Unplugging Your Kids from Technology

If your children are a little too plugged in to technology, you might have noticed some unwanted side effects. Digital overload has been associated with a host of problems, including attention difficulties, low grades, impaired sleep, obesity and withdrawal from family life, among others.

But there are practical things you can do as a parent to help wean your child from technology overuse. Here are a few ideas:


  • Know how much is too much. The American Academy of Pediatrics says that young children shouldn’t spend more than two hours a day plugged into technology. If your child is spending more than that – and the average child does spend an average of eight hours – it’s time to set limits.
  • Declare ‘Unplug and Reconnect’ time. Specify a special tech-free time of day. Enjoy a meal without interruptions. Plan a family game night. The goal is to disconnect from technology and to find time to reconnect with your family.
  • Offer alternatives. Help your child develop a list of entertaining, technology-free games and other activities they could do by themselves or with the family. Show them that there’s a world of fun beyond the Internet.
  • Get moving. Today’s technology-addicted children are more sedentary than is good for them – which may explain why childhood obesity and Type II diabetes rates are soaring. Encourage physical play – perhaps even a family touch football game now and then.
  • Foster a balance. Establish a rule that technology use must be balanced with other activities. Tell your children that every hour spent surfing the Internet must be offset by an hour playing a non-technological activity.
  • Set a good example. Your children will often emulate your behavior. If you think they’ve become too consumed by technology, make sure that the same isn’t true of your own technology use.

Study: Americans Killing Time Online

A new survey by the Pew Research Center’s Internet & American Life Project reveals that Americans in all age groups are going online for no reason other than to pass the time of day.

The study found that 53 percent of all young adults ages 18-29 and 58 percent of all adults in all age groups use the Internet as a diversion from daily life. According to Pew researchers, these figures are higher than in 2009, when Pew last asked how adults use the Internet, and “vastly higher” than in the mid-2000s.

PEW attributes this hike in Internet usage to several trends, including the rise of broadband connections, the increasing use of video that is enabled by these high-speed connections, and the “explosion” of social networking.

“When they have some down time, more and more [people] are finding the Internet a fun, diverting place to spend their leisure moments,” said Lee Rainie, author of the Pew report. “It’s not necessarily surprising to see that this is a favorite pastime of young adults. It is a bit surprising to see that the incidence of this use has grown in every age demographic. The Internet is not just the playground of the young.”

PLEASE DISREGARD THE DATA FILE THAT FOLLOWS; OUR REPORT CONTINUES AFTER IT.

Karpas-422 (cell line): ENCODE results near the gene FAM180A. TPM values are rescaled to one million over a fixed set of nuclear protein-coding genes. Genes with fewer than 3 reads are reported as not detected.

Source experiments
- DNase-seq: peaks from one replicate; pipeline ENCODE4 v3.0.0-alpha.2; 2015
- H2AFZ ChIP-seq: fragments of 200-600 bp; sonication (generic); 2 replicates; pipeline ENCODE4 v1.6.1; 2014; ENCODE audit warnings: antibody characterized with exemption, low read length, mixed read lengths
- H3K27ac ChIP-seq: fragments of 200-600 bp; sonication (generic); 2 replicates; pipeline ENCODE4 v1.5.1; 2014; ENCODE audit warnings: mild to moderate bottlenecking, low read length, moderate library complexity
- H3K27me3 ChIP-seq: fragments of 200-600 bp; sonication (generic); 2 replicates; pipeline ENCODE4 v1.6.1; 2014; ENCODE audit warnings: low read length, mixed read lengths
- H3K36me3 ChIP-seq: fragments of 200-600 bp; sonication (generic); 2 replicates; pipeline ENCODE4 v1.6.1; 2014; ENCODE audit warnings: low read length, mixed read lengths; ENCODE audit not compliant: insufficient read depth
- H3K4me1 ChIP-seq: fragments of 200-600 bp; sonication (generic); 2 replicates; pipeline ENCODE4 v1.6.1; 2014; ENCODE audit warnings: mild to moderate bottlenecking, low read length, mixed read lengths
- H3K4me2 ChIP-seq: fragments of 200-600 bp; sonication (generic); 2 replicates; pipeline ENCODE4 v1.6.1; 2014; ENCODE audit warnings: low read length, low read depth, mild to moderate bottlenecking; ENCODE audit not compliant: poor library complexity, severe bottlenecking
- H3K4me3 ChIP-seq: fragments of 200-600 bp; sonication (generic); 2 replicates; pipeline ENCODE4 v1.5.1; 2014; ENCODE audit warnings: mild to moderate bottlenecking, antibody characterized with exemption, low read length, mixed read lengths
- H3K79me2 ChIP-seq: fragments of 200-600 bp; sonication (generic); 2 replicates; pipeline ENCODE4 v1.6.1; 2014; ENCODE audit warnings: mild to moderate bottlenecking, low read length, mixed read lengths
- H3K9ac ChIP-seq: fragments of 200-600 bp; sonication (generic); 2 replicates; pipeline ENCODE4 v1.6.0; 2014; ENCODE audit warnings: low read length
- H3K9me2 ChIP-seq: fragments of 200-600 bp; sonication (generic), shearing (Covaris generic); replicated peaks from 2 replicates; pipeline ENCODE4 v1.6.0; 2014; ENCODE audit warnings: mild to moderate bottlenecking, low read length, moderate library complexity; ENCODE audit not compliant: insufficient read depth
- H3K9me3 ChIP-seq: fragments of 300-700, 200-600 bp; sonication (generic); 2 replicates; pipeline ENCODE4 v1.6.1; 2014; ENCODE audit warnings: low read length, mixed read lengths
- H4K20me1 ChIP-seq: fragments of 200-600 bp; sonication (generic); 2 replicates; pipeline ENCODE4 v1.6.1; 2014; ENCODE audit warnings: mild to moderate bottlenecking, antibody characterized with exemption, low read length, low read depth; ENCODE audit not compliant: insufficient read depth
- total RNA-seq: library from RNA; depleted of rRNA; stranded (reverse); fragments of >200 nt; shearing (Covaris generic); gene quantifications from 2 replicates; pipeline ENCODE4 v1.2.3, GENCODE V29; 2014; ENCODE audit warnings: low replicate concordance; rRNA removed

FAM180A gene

We can’t help but worry about this trend.

Some of the greatest artists, inventors, leaders of industry have been known to say that it is during the so-called boring times, the down time, that they get their best ideas. That sometimes, in the absence of activity, creativity flourishes.

Other worthwhile pursuits also suffer when we fill our precious spare time going online just to have something to do. We’re frittering away time that we could spend playing with our children, walking with a friend, reading a book, writing a poem, planting a garden, or simply savoring a bit of quiet “me” time in our otherwise hectic lives.

It certainly bears thinking about.



Parents Say E-Books OK, but Print Is Better

While e-books may be on the rise among Kindle-loving parents, there’s nothing like printed books for their children, according to a story appearing in the New York Times on Nov. 21.

In an article entitled, “For Their Children, Many E-Book Fans Insist on Paper,” Times reporters Matt Richtel and Julie Bosman reported that parents say they “want their children to be surrounded by print books, to experience turning physical pages as they learn about shapes, colors and animals.”

While sales of digital books to adults are proceeding at a faster-than-expected pace, sales of e-books meant for children represent less than 5 percent of total annual sales of children’s books, according to the Times article.

This is heartening news to the staff at Unplug and Reconnect.

Recently, we reported on the video of the “iPad baby,” a cute toddler who clearly confuses the pages of several magazines with her parent’s iPad. The little girl becomes bored when she can’t manipulate the pages as she would an iPad and soon pushes the magazines aside.

“How valuable can it be for a baby to learn that mom’s iPad, with its flashy moving images, is way cooler than the printed page?,” we lamented.

We’re glad to know that many parents apparently agree that there’s nothing like the printed word. Literally.